Once we saw how the natural language processing algorithm we build can aid users and can improve their gaming experience, compared to what services they use today, we set out to work out the weaknesses we had – again compared to the currently available solutions. One of these being the fact that Fridai needed to be activated using a wake word – so whenever you say “Hey Fridai” the AI wakes up waiting for the command. Now while this provides a hands-free solution, it actually can take a couple seconds to activate the action, hence might not provide a great gameplay experience. So we added keypress wakeup to Fridai, as a result you can quickly wake it up by pressing one key. (Remember our vision about only having to access one key and a head mouse? Now this is part of it.)
Once both of these were completed we set out to find a game that a lot of people want to play, but were previously unable to thanks to the complexity of the controls.
For a better explanation of how NLP works in games, here is one of our videos for the Witcher 3. It shows how different expressions activate the same intent.
SpecialEffect and Red Dead Redemption 2
Our approach about picking a game was simple: we asked ourselves, which game is the one that tons of people would want to play but they can not for some reason. So we started reaching out to accessibility focused organizations, to understand their needs and ask them to provide feedback about Fridai from their users’ perspective.
This is how we’ve found the team at SpecialEffect, who responded to our query right away. We focused first around collecting their feedback about voice control and current solutions out there and we got a great overview of the market and needs. Even during our first call, we saw that bringing our NLP into the world of voice control, could provide the seamless interface to games that we set out to build and more importantly what service users of SpecialEffect were looking for. We have settled on building the first version of voice control powered by Fridai for Red Dead Redemption 2, as that is a game that is as complex as it gets from the control perspective and many in the audience of SpecialEffect were looking forward to a solution that enables them to play this game.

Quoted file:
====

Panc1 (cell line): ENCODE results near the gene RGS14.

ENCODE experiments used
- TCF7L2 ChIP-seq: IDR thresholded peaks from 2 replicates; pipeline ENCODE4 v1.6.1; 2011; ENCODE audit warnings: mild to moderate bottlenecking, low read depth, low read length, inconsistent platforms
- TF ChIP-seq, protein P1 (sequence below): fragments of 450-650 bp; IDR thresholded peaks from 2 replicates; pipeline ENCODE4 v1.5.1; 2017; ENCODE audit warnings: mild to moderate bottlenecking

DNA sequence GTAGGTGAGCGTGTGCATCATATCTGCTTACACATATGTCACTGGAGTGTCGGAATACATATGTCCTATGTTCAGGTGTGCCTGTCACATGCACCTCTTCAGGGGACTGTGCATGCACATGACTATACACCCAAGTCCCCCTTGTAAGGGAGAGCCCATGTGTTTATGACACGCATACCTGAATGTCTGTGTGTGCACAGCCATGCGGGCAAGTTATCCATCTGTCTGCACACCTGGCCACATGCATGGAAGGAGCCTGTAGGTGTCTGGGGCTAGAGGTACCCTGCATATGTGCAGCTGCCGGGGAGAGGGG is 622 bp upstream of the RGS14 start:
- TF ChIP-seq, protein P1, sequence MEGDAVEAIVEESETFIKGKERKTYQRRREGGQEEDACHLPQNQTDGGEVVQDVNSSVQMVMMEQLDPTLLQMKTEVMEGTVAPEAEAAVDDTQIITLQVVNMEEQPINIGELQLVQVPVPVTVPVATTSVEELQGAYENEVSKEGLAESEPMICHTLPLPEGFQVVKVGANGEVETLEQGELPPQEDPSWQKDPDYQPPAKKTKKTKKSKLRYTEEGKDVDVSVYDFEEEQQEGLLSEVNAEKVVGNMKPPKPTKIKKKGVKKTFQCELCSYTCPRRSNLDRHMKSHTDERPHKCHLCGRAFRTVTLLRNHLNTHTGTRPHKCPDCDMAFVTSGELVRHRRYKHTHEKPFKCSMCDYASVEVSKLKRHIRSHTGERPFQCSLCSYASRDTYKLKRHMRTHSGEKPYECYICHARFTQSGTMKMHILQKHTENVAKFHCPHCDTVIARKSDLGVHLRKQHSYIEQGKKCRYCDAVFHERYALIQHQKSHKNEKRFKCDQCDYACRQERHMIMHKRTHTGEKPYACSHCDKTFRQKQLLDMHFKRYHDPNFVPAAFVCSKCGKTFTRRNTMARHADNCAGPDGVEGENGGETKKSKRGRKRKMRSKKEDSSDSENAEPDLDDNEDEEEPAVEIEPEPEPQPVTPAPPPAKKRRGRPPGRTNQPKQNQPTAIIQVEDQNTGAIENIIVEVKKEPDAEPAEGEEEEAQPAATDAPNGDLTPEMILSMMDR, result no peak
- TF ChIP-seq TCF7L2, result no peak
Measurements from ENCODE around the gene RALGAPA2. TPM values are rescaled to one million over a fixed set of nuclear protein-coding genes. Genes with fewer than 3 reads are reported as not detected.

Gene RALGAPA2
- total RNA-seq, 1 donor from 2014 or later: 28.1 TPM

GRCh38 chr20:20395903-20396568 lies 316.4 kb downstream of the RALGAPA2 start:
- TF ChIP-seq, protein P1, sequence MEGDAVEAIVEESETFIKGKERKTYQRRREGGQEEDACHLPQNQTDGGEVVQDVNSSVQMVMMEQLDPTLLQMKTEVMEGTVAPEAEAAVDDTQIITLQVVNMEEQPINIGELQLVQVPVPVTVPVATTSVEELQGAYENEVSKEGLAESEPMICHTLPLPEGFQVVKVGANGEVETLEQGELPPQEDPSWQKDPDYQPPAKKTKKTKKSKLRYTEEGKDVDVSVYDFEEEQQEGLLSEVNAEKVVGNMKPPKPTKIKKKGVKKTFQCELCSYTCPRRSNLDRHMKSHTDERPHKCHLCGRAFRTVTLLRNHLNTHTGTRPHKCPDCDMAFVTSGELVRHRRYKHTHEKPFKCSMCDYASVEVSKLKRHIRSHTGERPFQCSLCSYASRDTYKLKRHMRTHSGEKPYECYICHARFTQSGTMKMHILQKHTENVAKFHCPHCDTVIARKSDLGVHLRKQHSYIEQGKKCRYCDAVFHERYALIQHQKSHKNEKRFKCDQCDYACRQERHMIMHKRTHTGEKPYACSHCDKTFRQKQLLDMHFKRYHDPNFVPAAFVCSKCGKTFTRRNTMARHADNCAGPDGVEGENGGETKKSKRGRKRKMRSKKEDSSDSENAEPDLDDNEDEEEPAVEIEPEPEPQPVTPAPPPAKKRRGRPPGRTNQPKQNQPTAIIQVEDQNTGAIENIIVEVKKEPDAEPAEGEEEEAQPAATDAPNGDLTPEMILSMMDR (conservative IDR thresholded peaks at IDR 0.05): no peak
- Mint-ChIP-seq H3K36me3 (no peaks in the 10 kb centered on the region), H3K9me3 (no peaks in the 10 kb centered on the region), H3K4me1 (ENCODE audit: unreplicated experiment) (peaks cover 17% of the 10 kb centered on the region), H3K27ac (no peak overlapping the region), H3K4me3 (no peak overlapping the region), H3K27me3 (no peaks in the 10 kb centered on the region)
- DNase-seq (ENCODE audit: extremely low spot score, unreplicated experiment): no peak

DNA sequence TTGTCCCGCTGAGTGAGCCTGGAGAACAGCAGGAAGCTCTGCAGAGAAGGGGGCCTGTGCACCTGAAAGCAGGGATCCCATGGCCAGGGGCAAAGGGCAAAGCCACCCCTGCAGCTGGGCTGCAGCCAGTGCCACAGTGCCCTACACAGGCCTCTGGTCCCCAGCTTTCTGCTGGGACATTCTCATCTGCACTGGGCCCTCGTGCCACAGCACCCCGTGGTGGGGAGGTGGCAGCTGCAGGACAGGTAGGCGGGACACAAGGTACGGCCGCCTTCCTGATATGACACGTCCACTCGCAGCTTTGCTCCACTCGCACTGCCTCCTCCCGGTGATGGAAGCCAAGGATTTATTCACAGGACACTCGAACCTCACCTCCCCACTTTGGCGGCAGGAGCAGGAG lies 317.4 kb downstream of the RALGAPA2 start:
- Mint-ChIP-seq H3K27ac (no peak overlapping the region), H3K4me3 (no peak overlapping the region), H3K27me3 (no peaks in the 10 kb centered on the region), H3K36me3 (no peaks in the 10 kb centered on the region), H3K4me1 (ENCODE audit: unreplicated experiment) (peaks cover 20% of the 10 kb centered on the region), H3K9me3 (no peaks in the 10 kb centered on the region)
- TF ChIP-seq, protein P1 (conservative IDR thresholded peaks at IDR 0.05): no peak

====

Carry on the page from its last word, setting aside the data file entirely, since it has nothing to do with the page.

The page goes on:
Now it was about time we built Fridai into Red Dead Redemption 2, with the goal of making it playable and enjoyable through voice access.
Implementing voice control for Red Dead Redemption 2
We already have laid the foundations for supporting voice control with Fridai, therefore it did not take us a long time to implement the actual voice based game control into the game. The first task we had to do was going through the keyboard settings and current keybinds and assign intents to each one of those.
Once it was completed, we started playing the game and constantly followed the instructions on the screens during mission and free roam gameplay, so we could capture the actions and understand what users would say as voice commands while playing. As an example, when it comes to the player interacting with the horse, we added the following intents that Fridai would later recognize:
Mount horse, dismount horse, call horse, hitch horse, brush horse, feed horse etc.
All of these commands activate a corresponding intent and thanks to our NLP engine even different variations of these work when players are speaking to Fridai, so we completely removed the necessity of having to remember exact commands.
Even though we received constant feedback from SpecialEffect as we progressed with development, we made time every week to check-in for a live testing of Fridai. Each of these sessions resulted in more patterns and expressions we needed to teach Fridai, however we got closer and closer to a solution, when it finally looked like this:
As a summary, now we are proud to say you can now play through most of the story missions and do free roam using only your voice. You only need access to a piece of hardware that can control your camera – but we will fix this soon, too.